The only notable complications were mild local redness and swelling at the application site of ESWT, without any observed systemic or neurovascular complications.
The authors acknowledge the small sample size of the case series, with only four patients total. One test group (12 treatments) included only one patient. No statistical significance can be drawn, nor can any notable patterns be determined from such a limited group of patients. Finally, it is also important to recognize the potential for bias related to the second author’s affiliation with the company producing the ESWT device because he is a member of the company’s advisory committee.2
In theory, extended ESWT may be beneficial because of the correlation with increased tissue generation and blood flow perfusion in animals.2 However, the current case series does not provide adequate data to support the conclusion that ESWT is an effective treatment for the diabetic foot. Considering the lack of significant complications, future studies with larger sample sizes with a control group may be considered to determine the efficacy of ESWT.
1. Zhang P, Lu J, Jing Y, Tang S, Zhu, D; Bi Y. Global epidemiology of diabetic foot ulceration: a systematic review and meta-analysis. Ann Med. 2017;49(2):106-116. doi:10.1080/07853890.2016.1231932
2. Chou WY, Wang CJ, Cheng JH, Chen JH, Chen CC, Kuo YR. Extended extracorporeal shockwave therapy for chronic diabetic foot ulcers: a case series. Wounds. 2019;31(5):132-136.
3. Li X, Xiao T, Wang Y, et al. Incidence, risk factors for amputation among patients with diabetic foot ulcer in a Chinese tertiary hospital. Diabetes Res Clin Pract. 2011;93(1):26-30. doi:10.1016/j.diabres.2011.03.014
4. Schaper NC, Apelqvist J, Bakker K. The international consensus and practical guidelines on the management and prevention of the diabetic foot. Curr Diab Rep. 2003;3(6):475-479. doi:10.1007/s11892-003-0010-4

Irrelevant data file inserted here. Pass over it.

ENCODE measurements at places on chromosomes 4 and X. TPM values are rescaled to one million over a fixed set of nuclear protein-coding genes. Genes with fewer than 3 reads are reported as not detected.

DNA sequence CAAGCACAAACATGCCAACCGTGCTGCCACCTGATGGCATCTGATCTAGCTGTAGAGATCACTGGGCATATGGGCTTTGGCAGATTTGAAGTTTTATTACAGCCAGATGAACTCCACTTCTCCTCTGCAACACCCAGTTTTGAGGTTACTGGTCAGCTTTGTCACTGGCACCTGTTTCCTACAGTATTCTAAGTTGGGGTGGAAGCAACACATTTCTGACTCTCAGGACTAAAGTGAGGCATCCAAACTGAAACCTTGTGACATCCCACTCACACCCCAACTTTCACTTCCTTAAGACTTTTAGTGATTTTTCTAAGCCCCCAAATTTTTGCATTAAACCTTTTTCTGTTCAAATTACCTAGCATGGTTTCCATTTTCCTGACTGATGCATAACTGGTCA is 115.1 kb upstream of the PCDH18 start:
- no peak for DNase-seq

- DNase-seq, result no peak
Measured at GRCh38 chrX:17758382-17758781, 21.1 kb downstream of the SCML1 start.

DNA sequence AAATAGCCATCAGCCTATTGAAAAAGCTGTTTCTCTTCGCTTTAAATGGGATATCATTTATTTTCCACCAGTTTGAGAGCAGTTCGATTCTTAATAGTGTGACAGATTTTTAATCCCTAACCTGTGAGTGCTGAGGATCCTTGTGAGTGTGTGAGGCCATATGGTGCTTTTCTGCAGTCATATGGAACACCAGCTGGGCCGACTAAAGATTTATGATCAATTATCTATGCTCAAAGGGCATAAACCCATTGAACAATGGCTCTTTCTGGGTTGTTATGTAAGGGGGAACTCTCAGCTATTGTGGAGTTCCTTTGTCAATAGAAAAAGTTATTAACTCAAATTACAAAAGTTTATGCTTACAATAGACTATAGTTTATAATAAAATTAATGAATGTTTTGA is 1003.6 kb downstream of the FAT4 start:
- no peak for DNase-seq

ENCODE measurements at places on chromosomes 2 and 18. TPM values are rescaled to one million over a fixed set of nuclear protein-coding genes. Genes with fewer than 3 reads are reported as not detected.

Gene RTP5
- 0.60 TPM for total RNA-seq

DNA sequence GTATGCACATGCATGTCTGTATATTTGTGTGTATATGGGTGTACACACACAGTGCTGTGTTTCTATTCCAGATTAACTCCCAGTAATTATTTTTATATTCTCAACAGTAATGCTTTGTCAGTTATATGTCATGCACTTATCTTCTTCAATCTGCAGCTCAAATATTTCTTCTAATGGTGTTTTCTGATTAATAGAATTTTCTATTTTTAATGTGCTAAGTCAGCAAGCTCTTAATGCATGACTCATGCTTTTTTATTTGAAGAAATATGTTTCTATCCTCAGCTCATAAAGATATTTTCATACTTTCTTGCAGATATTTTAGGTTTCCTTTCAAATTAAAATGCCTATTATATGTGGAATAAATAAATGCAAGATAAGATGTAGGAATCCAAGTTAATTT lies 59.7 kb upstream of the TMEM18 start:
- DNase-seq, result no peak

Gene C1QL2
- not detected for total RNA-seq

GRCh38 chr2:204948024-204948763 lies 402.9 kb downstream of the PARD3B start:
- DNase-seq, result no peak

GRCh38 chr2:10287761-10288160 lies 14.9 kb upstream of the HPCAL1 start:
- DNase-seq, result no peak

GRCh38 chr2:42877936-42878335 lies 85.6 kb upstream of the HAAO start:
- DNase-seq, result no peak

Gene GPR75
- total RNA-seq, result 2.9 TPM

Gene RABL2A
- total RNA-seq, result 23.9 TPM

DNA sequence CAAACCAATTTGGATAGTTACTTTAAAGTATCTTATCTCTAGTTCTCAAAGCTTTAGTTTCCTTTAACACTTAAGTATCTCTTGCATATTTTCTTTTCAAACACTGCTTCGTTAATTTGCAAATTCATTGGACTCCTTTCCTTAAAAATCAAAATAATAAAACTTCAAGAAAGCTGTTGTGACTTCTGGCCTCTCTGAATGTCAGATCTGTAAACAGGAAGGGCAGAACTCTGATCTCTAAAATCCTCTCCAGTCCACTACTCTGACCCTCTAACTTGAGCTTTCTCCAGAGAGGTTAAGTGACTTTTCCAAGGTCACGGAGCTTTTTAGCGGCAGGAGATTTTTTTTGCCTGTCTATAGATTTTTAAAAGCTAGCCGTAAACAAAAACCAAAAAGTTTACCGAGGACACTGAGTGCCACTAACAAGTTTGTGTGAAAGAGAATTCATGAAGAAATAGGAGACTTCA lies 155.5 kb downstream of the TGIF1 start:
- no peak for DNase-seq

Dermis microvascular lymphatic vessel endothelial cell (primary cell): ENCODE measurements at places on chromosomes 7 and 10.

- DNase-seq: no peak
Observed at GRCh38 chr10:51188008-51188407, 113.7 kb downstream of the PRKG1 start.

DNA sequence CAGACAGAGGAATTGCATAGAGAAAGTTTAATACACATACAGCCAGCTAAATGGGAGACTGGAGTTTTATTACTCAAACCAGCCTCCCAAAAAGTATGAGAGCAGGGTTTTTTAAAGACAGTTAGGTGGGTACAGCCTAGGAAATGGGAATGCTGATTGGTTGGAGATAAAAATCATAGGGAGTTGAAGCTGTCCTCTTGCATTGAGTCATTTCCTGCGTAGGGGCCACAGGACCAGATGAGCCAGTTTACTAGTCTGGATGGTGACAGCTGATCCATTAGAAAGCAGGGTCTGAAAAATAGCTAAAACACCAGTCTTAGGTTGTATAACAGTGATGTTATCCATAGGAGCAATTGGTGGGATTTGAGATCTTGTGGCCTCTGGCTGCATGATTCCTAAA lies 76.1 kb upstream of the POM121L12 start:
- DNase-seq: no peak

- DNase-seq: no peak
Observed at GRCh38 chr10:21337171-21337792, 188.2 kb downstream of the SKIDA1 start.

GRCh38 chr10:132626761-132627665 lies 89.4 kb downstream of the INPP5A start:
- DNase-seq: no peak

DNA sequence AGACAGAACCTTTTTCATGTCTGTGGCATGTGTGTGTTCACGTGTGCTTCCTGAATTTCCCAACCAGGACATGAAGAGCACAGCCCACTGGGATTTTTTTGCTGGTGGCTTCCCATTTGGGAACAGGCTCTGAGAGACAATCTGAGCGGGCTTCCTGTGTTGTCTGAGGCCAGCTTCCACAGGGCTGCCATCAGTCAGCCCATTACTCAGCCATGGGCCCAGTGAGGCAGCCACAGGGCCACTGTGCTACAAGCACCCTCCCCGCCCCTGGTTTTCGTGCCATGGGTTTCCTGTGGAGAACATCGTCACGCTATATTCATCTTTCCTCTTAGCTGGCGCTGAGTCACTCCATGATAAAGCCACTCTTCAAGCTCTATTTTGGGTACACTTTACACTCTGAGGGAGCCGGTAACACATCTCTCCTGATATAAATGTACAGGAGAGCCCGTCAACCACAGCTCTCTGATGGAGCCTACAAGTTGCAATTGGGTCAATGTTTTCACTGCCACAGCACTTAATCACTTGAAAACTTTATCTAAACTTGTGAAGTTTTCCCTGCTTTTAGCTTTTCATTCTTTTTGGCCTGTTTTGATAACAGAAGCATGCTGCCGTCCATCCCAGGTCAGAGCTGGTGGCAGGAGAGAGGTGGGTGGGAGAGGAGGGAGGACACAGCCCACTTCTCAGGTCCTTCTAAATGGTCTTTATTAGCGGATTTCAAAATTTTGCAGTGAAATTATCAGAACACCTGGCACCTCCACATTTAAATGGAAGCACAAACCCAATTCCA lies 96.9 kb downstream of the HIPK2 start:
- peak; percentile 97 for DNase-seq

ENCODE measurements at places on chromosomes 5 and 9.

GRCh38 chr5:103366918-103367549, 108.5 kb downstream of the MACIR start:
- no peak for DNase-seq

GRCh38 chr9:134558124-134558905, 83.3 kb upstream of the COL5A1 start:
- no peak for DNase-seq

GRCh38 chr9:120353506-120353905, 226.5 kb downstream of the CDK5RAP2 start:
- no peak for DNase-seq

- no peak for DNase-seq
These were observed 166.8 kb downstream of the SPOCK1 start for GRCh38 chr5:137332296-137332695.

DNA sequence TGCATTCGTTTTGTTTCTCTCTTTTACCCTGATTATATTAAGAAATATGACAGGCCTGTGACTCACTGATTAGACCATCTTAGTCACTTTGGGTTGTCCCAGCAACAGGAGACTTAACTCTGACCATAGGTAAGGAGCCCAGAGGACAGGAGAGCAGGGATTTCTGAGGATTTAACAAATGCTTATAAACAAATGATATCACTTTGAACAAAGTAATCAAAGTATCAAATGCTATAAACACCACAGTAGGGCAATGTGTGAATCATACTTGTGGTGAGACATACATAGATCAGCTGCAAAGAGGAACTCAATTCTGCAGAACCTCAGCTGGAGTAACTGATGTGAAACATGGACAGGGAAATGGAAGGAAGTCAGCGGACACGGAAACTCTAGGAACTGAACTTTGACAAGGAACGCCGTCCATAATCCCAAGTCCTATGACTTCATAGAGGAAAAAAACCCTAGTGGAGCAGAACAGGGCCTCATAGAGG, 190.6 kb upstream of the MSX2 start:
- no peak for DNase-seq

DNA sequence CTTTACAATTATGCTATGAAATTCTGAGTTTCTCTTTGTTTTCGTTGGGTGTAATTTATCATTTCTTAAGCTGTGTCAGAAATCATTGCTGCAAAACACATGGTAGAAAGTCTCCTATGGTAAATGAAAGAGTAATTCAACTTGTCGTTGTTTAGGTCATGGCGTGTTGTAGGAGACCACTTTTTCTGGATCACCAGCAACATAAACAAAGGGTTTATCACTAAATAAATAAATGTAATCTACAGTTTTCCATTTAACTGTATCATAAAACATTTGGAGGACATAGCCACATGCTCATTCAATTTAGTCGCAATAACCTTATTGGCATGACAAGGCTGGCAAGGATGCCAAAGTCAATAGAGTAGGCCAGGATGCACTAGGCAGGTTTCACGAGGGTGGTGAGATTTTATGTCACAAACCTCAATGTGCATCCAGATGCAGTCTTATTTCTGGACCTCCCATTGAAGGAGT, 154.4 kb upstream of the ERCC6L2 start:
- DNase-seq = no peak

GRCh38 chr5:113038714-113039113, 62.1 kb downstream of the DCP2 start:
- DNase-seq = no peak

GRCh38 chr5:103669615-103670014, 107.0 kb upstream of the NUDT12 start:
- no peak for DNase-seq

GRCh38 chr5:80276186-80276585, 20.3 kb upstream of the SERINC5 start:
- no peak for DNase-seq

About the Author
Alexandra J. Brown is a second-year podiatric medical student at Temple University School of Podiatric Medicine (TUSPM) in Philadelphia, Pennsylvania. She graduated from the University of Notre Dame with a Bachelor of Science in Science-Business. Alexandra spent two years as a health care analyst specializing in clinical operations of major hospitals. Affirmed in her goal of becoming a health care provider and serving patients directly, Alexandra completed the Special Master’s Program in Physiology at Georgetown University in 2017. She has published articles in the following journals: Journal of Foot and Ankle Surgery, Foot and Ankle International, Arthroscopy: The Journal of Arthroscopic and Related Surgery, and Knee Surgery, Sports Traumatology, Arthroscopy. In the fall of 2018, she matriculated to TUSPM with a merit scholarship. She serves as the President of the American College of Foot and Ankle Surgery Club at Temple, in addition to serving as Editor and TUSPM Delegate for both the PrePodLife and Hallux Magazine websites.
Dr. James McGuire is the director of the Leonard S. Abrams Center for Advanced Wound Healing and an associate professor of the Department of Podiatric Medicine and Orthopedics at the Temple University School of Podiatric Medicine in Philadelphia.
The views and opinions expressed in this blog are solely those of the author, and do not represent the views of WoundSource, Kestrel Health Information, Inc., its affiliates, or subsidiary companies.